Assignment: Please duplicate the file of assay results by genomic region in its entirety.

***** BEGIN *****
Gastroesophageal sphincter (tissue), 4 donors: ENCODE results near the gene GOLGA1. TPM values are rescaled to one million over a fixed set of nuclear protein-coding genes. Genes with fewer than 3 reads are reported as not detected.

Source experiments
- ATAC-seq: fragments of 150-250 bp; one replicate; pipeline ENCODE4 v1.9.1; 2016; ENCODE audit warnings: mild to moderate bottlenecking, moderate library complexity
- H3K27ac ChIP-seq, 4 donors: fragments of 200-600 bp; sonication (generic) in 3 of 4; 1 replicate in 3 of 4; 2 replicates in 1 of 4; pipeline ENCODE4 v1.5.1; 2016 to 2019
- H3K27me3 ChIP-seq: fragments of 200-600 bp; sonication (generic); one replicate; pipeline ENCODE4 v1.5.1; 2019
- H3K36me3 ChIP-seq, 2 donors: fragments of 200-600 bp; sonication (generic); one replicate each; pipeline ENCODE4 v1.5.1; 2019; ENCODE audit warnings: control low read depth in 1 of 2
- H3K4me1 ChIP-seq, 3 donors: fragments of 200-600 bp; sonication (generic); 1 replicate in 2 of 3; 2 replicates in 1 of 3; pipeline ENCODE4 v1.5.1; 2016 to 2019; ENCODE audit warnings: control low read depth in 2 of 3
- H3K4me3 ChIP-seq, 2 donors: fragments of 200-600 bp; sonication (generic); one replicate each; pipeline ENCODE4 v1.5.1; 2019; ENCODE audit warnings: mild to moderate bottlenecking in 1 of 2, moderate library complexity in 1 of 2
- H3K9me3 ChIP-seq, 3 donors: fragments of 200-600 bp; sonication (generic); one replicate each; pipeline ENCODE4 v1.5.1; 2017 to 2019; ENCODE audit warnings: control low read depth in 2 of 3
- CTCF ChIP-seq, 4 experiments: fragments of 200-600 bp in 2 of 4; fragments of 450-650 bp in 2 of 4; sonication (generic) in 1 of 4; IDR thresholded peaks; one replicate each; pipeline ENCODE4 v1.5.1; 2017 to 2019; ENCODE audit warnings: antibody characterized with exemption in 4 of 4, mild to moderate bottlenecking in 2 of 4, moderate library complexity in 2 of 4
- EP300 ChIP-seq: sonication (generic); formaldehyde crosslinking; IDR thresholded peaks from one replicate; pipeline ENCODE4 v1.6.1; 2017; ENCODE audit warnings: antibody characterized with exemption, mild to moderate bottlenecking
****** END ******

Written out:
Gastroesophageal sphincter (tissue), 4 donors: ENCODE results near the gene GOLGA1. TPM values are rescaled to one million over a fixed set of nuclear protein-coding genes. Genes with fewer than 3 reads are reported as not detected.

Source experiments
- ATAC-seq: fragments of 150-250 bp; one replicate; pipeline ENCODE4 v1.9.1; 2016; ENCODE audit warnings: mild to moderate bottlenecking, moderate library complexity
- H3K27ac ChIP-seq, 4 donors: fragments of 200-600 bp; sonication (generic) in 3 of 4; 1 replicate in 3 of 4; 2 replicates in 1 of 4; pipeline ENCODE4 v1.5.1; 2016 to 2019
- H3K27me3 ChIP-seq: fragments of 200-600 bp; sonication (generic); one replicate; pipeline ENCODE4 v1.5.1; 2019
- H3K36me3 ChIP-seq, 2 donors: fragments of 200-600 bp; sonication (generic); one replicate each; pipeline ENCODE4 v1.5.1; 2019; ENCODE audit warnings: control low read depth in 1 of 2
- H3K4me1 ChIP-seq, 3 donors: fragments of 200-600 bp; sonication (generic); 1 replicate in 2 of 3; 2 replicates in 1 of 3; pipeline ENCODE4 v1.5.1; 2016 to 2019; ENCODE audit warnings: control low read depth in 2 of 3
- H3K4me3 ChIP-seq, 2 donors: fragments of 200-600 bp; sonication (generic); one replicate each; pipeline ENCODE4 v1.5.1; 2019; ENCODE audit warnings: mild to moderate bottlenecking in 1 of 2, moderate library complexity in 1 of 2
- H3K9me3 ChIP-seq, 3 donors: fragments of 200-600 bp; sonication (generic); one replicate each; pipeline ENCODE4 v1.5.1; 2017 to 2019; ENCODE audit warnings: control low read depth in 2 of 3
- CTCF ChIP-seq, 4 experiments: fragments of 200-600 bp in 2 of 4; fragments of 450-650 bp in 2 of 4; sonication (generic) in 1 of 4; IDR thresholded peaks; one replicate each; pipeline ENCODE4 v1.5.1; 2017 to 2019; ENCODE audit warnings: antibody characterized with exemption in 4 of 4, mild to moderate bottlenecking in 2 of 4, moderate library complexity in 2 of 4
- EP300 ChIP-seq: sonication (generic); formaldehyde crosslinking; IDR thresholded peaks from one replicate; pipeline ENCODE4 v1.6.1; 2017; ENCODE audit warnings: antibody characterized with exemption, mild to moderate bottlenecking